Last Friday, Microsoft pushed Windows Vista Release Candidate 2 (RC2), build 5744, out the door. There's no laundry list of new features and functions associated with this build of Vista, but there is something significant about it. You can sum it up in one word: refinement.

The areas of installation, performance and bugginess associated with Media Center and the new Sleep power management mode have all been improved. Vista continues to be exceptionally stable. There's no question that this new Windows is more reliable than XP.

We installed RC2 on three test machines, one Windows XP Pro upgrade and two clean installs. One upgrade installation screen notes that your ‘upgrade could take several hours’ to complete. Ours didn't, although it did run a little over an hour and a quarter. The two dual-boot clean installations were swifter than with Release Candidate 1, and showed some minor visual changes.

The results of RC2's setup process were a tad cleaner. My three test machines were manufactured in different years - 2003, 2005 and 2006. The two newer models are laptops that have proprietary software for controlling hardware. Although all three have hardware Vista was unable to provide drivers for, with just a couple of exceptions, the new OS quickly accepted ‘legacy’ drivers designed for XP.

Vista's driver pack support for recently released hardware continues to be a weak point. We’d expected that, with this release, the driver pack would be better than it is. For example, it wasn't able to locate a driver for SoundMax audio cards on my oldest and newest machines. SoundMax audio is widely distributed and there's just no excuse for this. It was easy for me to find and feed Vista my OEM-provided XP drivers for these devices, however.

Not so easy to get around is the fact that Vista doesn't contain drivers for IBM/Lenovo's UltraNav built-in pointing devices (which have been shipping with ThinkPads for years now). Nor was Vista able to run these XP drivers, even whenweused some of Vista's compatibility tricks.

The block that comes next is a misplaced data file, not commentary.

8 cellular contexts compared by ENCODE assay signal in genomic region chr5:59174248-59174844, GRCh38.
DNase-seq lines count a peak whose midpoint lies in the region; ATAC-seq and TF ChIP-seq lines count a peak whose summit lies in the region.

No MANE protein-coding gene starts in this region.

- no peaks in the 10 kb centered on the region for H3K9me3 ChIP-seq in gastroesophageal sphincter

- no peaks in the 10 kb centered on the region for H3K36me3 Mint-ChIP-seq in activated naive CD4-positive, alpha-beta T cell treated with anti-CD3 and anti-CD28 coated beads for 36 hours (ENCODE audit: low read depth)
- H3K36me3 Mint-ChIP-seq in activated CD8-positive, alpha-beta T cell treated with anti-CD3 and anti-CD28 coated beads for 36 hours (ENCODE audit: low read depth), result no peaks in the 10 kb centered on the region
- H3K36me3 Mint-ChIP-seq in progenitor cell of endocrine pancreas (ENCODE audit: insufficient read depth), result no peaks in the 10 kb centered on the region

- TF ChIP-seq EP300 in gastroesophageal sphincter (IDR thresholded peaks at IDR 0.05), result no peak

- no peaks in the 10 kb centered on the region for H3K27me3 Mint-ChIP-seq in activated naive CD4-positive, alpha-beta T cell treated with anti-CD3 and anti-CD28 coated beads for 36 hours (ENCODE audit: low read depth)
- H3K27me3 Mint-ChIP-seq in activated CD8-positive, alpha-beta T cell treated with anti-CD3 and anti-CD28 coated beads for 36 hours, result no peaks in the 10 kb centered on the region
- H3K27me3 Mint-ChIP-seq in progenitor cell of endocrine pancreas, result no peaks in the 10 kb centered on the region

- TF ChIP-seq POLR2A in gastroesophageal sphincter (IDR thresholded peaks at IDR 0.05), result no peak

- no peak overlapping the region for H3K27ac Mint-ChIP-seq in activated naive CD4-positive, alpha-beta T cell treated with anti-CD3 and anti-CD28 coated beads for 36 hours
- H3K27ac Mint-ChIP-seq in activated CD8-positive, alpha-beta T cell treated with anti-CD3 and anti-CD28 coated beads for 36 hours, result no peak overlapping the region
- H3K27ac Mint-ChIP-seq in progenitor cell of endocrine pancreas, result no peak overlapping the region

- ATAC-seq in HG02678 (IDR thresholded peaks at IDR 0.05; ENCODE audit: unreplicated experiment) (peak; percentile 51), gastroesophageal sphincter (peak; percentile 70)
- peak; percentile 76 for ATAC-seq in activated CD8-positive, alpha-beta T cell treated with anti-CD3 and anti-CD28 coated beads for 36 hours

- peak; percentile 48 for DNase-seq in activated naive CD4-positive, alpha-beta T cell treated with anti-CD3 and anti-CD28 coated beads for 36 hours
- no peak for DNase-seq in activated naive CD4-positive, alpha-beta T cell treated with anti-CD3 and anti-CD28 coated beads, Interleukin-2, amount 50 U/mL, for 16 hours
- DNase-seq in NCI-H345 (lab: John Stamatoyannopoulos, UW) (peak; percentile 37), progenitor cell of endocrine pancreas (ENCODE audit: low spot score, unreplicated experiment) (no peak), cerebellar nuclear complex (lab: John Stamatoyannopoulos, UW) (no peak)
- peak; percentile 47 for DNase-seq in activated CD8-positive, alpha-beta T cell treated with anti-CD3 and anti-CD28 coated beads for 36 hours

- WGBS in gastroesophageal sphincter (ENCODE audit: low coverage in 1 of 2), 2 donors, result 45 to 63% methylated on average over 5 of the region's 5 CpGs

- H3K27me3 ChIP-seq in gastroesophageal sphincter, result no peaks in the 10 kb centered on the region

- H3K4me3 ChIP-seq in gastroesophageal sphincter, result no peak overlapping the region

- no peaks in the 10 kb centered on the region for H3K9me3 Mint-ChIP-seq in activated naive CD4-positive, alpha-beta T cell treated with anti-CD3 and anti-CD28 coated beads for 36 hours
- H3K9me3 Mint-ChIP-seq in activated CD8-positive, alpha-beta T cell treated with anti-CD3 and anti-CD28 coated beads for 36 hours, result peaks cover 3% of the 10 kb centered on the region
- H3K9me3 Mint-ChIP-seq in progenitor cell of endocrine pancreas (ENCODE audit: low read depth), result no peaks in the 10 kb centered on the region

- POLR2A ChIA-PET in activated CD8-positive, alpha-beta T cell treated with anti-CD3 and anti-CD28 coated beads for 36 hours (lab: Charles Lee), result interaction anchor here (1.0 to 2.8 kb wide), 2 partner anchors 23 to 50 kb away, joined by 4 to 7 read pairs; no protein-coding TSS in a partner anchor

Microsoft needs to include drivers for laptop hardware, or make them available via Windows Update. If this product is going to ship in January, especially if the rumours of Vista-upgrade coupons being distributed for the holidays are true, proprietary driver support is key. History teaches that relying solely on the OEMs for this doesn't get the job done.

No previous 32-bit desktop version of Windows has shown the stability offered by Vista. I'm not basing that statement on comparative testing, which is impossible at this point. Months of real-world use tracking reliable uptime will first be required. But the Vista code base, which took life from Windows Server 2003, is absolutely solid when properly installed. XP offered a significant stability improvement over the 9x-derived versions of Windows. Since Vista Beta 2, I've noticed an improvement over XP.

Boot times and the speed with which dialogs, menus, program windows and folders open under Vista are also better than XP - as long as you have modern hardware with Vista-class video.

In all previous versions of Windows Vista, we had at least some sort of problem with Vista's Media Center features. In RC2, finally, everything just works the way it's supposed to. There's no need to update the video driver to a beta Vista driver from ATI. In fact, there were no glitches at all. We prefer the latest Media
Center changes to what came with the XP iteration, although overall, the differences seem pretty minor.

In the three RC1-era builds we examined, a problem cropped up with Vista's new Sleep mode that caused my Dell Inspiron E1505 dual-core laptop to crash Vista. It would go into sleep and just never wake up, requiring a hard power down. Readers had also reported this problem to us with various laptop hardware, and also with earlier builds of Vista. I'm happy to report that the problem is cleared up in RC2.

A final review of Windows Vista is in the works that will examine the strengths and weaknesses of next version of Windows, now nearing completion. In the meantime, we welcome reader e-mail detailing your own hands-on experiences with Windows Vista.